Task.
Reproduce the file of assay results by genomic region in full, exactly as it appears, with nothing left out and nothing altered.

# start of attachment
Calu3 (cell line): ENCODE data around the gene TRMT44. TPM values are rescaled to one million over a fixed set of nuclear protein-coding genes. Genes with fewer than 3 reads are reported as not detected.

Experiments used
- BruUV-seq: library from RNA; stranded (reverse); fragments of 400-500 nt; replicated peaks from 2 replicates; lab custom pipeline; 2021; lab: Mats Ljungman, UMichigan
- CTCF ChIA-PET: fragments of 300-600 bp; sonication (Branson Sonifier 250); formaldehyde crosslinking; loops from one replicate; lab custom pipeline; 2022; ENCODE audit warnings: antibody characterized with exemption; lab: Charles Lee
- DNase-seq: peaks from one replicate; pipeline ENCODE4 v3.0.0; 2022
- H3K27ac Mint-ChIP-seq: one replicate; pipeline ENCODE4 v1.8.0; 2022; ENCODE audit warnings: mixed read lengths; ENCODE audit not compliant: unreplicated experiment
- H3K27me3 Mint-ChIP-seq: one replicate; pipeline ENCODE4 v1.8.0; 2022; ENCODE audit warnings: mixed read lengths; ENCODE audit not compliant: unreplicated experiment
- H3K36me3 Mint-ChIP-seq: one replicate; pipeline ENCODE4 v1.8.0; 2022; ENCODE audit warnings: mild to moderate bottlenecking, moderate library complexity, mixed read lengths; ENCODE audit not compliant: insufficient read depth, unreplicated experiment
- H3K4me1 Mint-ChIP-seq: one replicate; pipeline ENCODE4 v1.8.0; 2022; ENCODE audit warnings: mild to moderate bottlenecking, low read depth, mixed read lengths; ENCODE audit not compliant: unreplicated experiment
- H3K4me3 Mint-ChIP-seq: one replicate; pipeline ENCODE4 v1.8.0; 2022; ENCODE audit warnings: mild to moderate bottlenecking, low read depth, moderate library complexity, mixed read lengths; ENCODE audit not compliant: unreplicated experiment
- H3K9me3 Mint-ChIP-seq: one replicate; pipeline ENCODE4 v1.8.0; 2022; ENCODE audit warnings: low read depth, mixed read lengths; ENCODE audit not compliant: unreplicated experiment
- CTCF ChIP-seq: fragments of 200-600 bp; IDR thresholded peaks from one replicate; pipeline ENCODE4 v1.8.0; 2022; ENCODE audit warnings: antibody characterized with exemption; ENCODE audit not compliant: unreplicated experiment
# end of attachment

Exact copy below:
Calu3 (cell line): ENCODE data around the gene TRMT44. TPM values are rescaled to one million over a fixed set of nuclear protein-coding genes. Genes with fewer than 3 reads are reported as not detected.

Experiments used
- BruUV-seq: library from RNA; stranded (reverse); fragments of 400-500 nt; replicated peaks from 2 replicates; lab custom pipeline; 2021; lab: Mats Ljungman, UMichigan
- CTCF ChIA-PET: fragments of 300-600 bp; sonication (Branson Sonifier 250); formaldehyde crosslinking; loops from one replicate; lab custom pipeline; 2022; ENCODE audit warnings: antibody characterized with exemption; lab: Charles Lee
- DNase-seq: peaks from one replicate; pipeline ENCODE4 v3.0.0; 2022
- H3K27ac Mint-ChIP-seq: one replicate; pipeline ENCODE4 v1.8.0; 2022; ENCODE audit warnings: mixed read lengths; ENCODE audit not compliant: unreplicated experiment
- H3K27me3 Mint-ChIP-seq: one replicate; pipeline ENCODE4 v1.8.0; 2022; ENCODE audit warnings: mixed read lengths; ENCODE audit not compliant: unreplicated experiment
- H3K36me3 Mint-ChIP-seq: one replicate; pipeline ENCODE4 v1.8.0; 2022; ENCODE audit warnings: mild to moderate bottlenecking, moderate library complexity, mixed read lengths; ENCODE audit not compliant: insufficient read depth, unreplicated experiment
- H3K4me1 Mint-ChIP-seq: one replicate; pipeline ENCODE4 v1.8.0; 2022; ENCODE audit warnings: mild to moderate bottlenecking, low read depth, mixed read lengths; ENCODE audit not compliant: unreplicated experiment
- H3K4me3 Mint-ChIP-seq: one replicate; pipeline ENCODE4 v1.8.0; 2022; ENCODE audit warnings: mild to moderate bottlenecking, low read depth, moderate library complexity, mixed read lengths; ENCODE audit not compliant: unreplicated experiment
- H3K9me3 Mint-ChIP-seq: one replicate; pipeline ENCODE4 v1.8.0; 2022; ENCODE audit warnings: low read depth, mixed read lengths; ENCODE audit not compliant: unreplicated experiment
- CTCF ChIP-seq: fragments of 200-600 bp; IDR thresholded peaks from one replicate; pipeline ENCODE4 v1.8.0; 2022; ENCODE audit warnings: antibody characterized with exemption; ENCODE audit not compliant: unreplicated experiment